Thursday, October 30, 2008

The house is getting taller

The house has grown in the last two days. Yesterday, the framers pretty much finished the first floor joists, making the house a whole 11 7/8 inches taller. So as of yesterday, the house was 12 3/8 inches tall:

and today, there was a bunch more activity. Both the framers and the concrete guys were there working:
The concrete guys did a great job pouring the garage slab:

And the framers finished sheathing the first floor, bringing the house's height up to 14 1/8 inches:

and even started on the first floor walls for the east side of the house:

So now the garage slab is finished:

And the basement has a floor above it:

Tomorrow, hopefully the electrician will show up to install the electrical panel and rough in the workshop, and the framers will continue making the house taller. Next week, we'll have our first electrical inspection, pour the front porch slab (the last winter-impossible task), and continue making the house taller. Maybe we'll even get electrical service.

Tuesday, October 28, 2008

More weather

The posts are getting more frequent. That's because we're starting to make more progress. Hopefully, it keeps on coming at this pace.

On Saturday, I had to drain our big bathtub (the garage), and let it dry out before putting foam panels back down. I also started to lay 1" foam panels on the garage floor, to prepare for pouring on Monday. I got to the site on Sunday, and all the panels I placed in the basement were blown all over the place. We had a bit of a wind storm with 55 mph winds. It took me all day Sunday to get the basement floor half covered with insulation panels. Dad came and helped me with the garage. 74 years old, and he had no problem crawling around with me down there. He complained that I didn't call him earlier so he could have shanghai'd my elderly uncle Roger to help as well.

On Monday, we got the basement and workshop floors poured. Despite having to complete the insulation that took me all day Sunday to get half-finished, it only took them about two hours. Here they are just finishing up the floor:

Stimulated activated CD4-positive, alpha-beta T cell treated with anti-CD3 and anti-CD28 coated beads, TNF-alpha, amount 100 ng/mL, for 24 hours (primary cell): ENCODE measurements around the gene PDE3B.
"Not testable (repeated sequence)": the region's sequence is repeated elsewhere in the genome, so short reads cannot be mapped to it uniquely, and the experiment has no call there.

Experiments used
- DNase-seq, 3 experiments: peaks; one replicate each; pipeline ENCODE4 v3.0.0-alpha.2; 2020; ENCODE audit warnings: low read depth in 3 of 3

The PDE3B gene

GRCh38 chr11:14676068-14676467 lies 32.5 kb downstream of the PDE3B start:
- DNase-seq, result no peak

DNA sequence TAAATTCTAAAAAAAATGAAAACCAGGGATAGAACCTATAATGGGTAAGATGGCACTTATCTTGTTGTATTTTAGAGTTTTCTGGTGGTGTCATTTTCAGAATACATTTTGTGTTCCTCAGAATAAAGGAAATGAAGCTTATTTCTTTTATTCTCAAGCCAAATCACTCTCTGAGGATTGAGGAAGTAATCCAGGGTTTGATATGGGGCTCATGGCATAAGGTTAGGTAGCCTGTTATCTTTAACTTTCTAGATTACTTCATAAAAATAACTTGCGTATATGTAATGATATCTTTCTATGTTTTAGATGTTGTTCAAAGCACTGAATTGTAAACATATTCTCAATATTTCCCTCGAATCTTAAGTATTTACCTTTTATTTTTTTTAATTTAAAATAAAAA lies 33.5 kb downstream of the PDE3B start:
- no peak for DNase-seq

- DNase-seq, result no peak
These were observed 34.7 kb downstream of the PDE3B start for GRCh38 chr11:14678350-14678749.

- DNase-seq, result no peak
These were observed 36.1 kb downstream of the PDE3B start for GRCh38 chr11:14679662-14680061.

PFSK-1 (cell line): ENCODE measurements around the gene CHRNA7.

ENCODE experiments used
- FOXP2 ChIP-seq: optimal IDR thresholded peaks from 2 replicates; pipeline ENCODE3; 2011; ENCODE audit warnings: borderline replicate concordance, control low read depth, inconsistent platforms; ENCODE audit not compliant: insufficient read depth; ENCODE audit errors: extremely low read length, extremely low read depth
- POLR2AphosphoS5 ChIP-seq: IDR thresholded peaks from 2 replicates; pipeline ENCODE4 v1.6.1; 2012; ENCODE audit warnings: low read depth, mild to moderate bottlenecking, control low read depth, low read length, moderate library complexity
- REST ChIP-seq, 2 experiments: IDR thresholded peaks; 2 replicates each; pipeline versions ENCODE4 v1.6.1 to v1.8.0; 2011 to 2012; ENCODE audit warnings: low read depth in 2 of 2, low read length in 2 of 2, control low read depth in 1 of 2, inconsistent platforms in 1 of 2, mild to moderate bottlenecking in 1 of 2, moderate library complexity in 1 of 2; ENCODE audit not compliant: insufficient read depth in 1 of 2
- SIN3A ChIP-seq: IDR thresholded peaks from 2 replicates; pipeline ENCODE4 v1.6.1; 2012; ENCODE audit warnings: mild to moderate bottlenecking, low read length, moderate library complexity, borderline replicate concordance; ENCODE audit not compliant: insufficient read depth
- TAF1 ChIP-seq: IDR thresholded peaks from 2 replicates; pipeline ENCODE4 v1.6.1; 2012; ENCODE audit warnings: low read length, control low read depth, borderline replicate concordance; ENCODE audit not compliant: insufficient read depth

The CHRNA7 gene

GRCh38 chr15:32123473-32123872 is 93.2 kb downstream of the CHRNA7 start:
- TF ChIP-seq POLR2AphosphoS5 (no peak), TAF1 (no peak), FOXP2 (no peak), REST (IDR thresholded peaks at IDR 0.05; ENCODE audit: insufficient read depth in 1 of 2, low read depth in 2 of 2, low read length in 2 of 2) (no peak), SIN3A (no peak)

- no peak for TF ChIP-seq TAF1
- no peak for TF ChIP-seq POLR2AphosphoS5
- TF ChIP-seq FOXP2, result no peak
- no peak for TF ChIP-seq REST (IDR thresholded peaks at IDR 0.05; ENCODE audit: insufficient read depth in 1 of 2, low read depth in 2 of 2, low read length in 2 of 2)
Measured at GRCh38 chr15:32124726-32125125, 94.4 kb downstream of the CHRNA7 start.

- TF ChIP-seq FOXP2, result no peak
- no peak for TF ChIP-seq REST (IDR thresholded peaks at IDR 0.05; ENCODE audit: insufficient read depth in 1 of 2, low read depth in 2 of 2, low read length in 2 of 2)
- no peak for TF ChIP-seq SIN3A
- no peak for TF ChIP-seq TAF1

And here's the poured floor just before they finished it (with steel trowels). Notice the decorative rocks holding down the foam panels on the garage floor (those little bumps on the pink panels at the top of the picture). Take my word for it, after having to first fish the panels out of the garage bathtub, and then chase them through the prairie behind the house, the rocks are not decorative:

They couldn't pour the garage slab--another weather delay. To top off the rain on Friday and wind on Sunday, we're getting lows in the 20's and highs of about 40 for the next couple of days. Not a real problem for the basement floor, but definitely not good for a concrete slab poured in mid air. So they'll pour the garage and front porch slab on Thursday.

Concrete cracks. It always cracks. Nobody can stop it. They cut control joints into slabs so that when the concrete cracks, it cracks in a straight line. That's why there are cracks in the sidewalk that you avoided as a kid. Often, the control joints are tooled in when the slab is finished. I chose to have them saw cut (at least in the basement) instead. So they were in today to cut the control joints with a saw. Here's the slab with control joints all cut:

Now for the big finale: framing has commenced! The framers started today. They brought a forklift to disassemble the big pile of lumber and distribute it around the yard. They also laid out the sills. Tomorrow they'll work on the first floor. Hopefully by Thursday, they'll have the first floor capped and start on the first floor walls.